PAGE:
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          Front Page




Woman, City Settle False Arrest Suit

By Scott Sandlin
Copyright 2006 Albuquerque Journal; Journal Staff Writer
    She shopped at Wal-Mart, got her driver's license at MVD Express and banked at a credit union.
    Nothing noteworthy, but these three choices led to handcuffs and, ultimately, a $100,000 settlement between the city of Albuquerque and a local woman.
    Renae Harbin sat handcuffed at a West Side Wal-Mart in 2004 because of questions about a $208 check she'd written. A cashier's concerns prompted a call to city police, and Harbin was cuffed with little or no explanation by the responding officer, who told her she was under arrest for a felony.
    "I sat there the whole time believing I was going to jail, because I was never told different," she said Friday, after agreeing to settle her lawsuit with the city for $100,000, including attorney fees and costs.
    "I just sat there thinking, 'I can't prove differently,' '' she said. "I was very, very scared because I didn't know what was going on."
    A federal jury earlier this month awarded Harbin $15,000 in damages for a civil rights violation by the Albuquerque Police Department. Under federal law, she was also entitled to attorney fees from the defendant.
    The verdict against the city came after a federal magistrate judge ruled that Harbin had been subjected to false arrest in 2004.
    But Harbin on Friday agreed to settle her claims, including attorney fees and costs. In exchange, all parties will drop their appeal rights and the judgment will be set aside, according to her attorneys, Zachary Ives and Hope Eckert.
    Assistant City Attorney Peter Pierotti had filed a post-trial motion seeking a new trial or an offset of the judgment amount because Harbin had previously settled with two other defendants, MVD Express and Wal-Mart, but mention of those settlements was excluded and the amounts were not disclosed.
    According to court documents, Harbin was a regular shopper at the Coors Wal-Mart before the incident, writing checks from the same legitimate account that became the focus of the lawsuit.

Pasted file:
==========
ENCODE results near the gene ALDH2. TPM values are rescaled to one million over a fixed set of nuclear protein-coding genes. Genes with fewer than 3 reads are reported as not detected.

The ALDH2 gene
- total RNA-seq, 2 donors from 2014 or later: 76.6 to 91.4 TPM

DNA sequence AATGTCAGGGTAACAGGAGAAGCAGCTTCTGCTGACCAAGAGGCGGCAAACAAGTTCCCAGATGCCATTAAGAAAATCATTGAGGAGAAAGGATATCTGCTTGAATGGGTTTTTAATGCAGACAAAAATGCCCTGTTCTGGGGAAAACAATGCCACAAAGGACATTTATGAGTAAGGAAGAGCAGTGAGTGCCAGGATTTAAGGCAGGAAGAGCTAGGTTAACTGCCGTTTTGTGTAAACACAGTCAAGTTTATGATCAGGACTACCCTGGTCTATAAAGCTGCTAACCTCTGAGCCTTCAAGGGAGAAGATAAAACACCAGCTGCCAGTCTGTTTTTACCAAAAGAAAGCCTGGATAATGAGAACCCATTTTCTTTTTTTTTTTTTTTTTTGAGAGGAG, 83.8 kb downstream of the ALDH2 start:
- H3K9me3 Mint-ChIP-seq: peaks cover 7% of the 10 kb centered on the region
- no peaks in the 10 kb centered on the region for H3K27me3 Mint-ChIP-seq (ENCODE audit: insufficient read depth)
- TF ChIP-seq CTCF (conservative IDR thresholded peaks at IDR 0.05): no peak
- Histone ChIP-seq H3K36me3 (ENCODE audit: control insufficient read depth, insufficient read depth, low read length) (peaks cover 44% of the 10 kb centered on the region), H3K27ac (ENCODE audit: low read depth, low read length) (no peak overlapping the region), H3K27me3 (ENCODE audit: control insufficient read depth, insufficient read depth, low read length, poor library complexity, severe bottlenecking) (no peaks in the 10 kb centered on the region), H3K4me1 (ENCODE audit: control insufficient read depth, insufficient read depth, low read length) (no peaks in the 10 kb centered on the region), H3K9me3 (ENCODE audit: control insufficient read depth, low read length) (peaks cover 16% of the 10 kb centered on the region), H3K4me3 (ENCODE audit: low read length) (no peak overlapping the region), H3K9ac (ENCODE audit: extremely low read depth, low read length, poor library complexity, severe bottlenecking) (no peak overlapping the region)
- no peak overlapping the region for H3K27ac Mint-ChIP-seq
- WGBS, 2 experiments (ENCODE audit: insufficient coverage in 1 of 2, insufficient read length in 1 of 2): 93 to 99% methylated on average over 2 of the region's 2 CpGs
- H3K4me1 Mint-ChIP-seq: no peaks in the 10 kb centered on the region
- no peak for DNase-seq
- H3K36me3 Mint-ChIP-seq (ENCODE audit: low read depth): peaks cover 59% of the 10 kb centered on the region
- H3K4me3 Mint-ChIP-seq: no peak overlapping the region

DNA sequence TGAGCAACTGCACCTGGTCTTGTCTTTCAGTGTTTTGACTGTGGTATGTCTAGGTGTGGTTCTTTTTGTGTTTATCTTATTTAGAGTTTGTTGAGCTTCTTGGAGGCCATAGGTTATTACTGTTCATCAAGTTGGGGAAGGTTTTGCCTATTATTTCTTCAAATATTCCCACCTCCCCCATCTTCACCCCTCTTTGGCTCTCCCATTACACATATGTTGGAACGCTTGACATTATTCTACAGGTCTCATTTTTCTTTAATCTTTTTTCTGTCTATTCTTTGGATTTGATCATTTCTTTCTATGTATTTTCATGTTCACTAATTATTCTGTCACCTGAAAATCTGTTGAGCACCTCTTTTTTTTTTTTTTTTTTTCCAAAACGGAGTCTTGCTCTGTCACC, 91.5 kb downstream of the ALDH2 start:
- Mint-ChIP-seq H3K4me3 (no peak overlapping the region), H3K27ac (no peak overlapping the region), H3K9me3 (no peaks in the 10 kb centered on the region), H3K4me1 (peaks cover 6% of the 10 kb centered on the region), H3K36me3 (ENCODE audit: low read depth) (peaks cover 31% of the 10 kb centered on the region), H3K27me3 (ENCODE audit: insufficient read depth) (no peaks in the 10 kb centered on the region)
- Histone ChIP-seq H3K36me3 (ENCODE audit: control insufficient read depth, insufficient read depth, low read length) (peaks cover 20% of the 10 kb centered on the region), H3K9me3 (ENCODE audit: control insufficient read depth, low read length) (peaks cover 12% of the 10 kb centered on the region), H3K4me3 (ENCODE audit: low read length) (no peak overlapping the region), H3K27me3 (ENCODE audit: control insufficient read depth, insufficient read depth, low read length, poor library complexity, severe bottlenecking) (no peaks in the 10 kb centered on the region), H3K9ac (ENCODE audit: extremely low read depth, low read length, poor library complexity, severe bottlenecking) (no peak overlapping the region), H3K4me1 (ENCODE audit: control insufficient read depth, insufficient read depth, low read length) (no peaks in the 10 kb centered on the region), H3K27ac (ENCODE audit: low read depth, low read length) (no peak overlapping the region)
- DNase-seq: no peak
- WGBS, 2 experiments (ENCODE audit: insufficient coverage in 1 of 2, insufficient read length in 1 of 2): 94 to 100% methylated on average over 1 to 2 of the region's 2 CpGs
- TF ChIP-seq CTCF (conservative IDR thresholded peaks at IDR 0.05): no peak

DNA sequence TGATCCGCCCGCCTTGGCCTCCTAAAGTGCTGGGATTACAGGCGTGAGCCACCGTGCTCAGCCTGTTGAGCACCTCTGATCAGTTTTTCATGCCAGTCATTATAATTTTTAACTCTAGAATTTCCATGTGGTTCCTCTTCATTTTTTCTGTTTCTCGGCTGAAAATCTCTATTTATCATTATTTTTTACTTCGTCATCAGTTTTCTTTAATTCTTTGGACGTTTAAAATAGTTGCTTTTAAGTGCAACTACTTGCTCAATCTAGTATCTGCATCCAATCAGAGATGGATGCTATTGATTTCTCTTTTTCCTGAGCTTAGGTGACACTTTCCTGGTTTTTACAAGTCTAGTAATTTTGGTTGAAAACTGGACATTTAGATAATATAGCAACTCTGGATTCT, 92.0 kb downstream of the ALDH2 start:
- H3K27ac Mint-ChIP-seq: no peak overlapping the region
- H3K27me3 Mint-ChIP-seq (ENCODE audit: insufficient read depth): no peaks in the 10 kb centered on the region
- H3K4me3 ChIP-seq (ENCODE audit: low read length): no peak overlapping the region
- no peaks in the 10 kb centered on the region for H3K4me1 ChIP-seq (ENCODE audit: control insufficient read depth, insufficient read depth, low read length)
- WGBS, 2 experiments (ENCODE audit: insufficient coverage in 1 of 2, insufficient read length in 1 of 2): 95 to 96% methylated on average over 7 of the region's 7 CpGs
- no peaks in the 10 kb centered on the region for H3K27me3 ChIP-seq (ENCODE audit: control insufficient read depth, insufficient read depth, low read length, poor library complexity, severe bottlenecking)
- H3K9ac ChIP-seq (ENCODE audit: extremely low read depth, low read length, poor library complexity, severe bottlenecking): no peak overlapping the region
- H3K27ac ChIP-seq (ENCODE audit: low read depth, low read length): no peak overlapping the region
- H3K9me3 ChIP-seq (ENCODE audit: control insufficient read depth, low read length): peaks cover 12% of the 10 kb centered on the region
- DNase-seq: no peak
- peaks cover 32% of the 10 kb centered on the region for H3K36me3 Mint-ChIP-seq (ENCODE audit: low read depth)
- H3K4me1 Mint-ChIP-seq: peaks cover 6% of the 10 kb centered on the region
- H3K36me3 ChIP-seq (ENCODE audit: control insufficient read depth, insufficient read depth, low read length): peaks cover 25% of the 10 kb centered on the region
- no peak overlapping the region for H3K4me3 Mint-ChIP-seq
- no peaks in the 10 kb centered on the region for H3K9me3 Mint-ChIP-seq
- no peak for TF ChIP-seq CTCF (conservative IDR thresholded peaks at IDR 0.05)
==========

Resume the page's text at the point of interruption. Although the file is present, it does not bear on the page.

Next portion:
On Dec. 8, 2004, she wrote a check for $208 for groceries and art supplies. Because the amount exceeded $200, the cashier asked for a driver's license.
    Harbin produced hers, not knowing that it was missing a hologram. That made the cashier suspicious, and the concern was fueled by an outdated phone number for the credit union that appeared on Harbin's checks.
    Because of delays verifying the check, Harbin went to the customer service desk and offered to pay with a debit card instead, according to court documents. But that offer was ignored, and a Wal-Mart employee called police.
    The APD officer who arrived at Wal-Mart, Esther Garcia, cuffed Harbin without attempting to verify the legitimacy of the driver's license, according to an opinion by U.S. Magistrate Judge Leslie Smith.
    Smith granted summary judgment to Harbin on her false arrest claim while dismissing a claim of excessive force. That meant city liability was established, and the jury that heard the case was considering only damages.
    Harbin said she was shocked and scared because she didn't know what was happening to her.
    Garcia took her to the "loss prevention room," a security area, where she was advised of her rights. She remained for 45 minutes while police investigated.
    "Then the encounter ended as inexplicably as it began," Smith's opinion said.
    Harbin said in a phone interview that, when she was finally freed, she was told that the event would be written up as an "incident."
    City defendants agreed with Harbin's version of the facts but sought to portray them as an emergency situation, Smith said.
    Harbin, while loudly questioning what was happening, didn't resist being handcuffed or attempt to flee, the judge noted.
    "A generalized suspicion that a person is attempting to use a fraudulent check or driver's license ... is not enough to justify the immediate intrusive use of handcuffs," Smith wrote.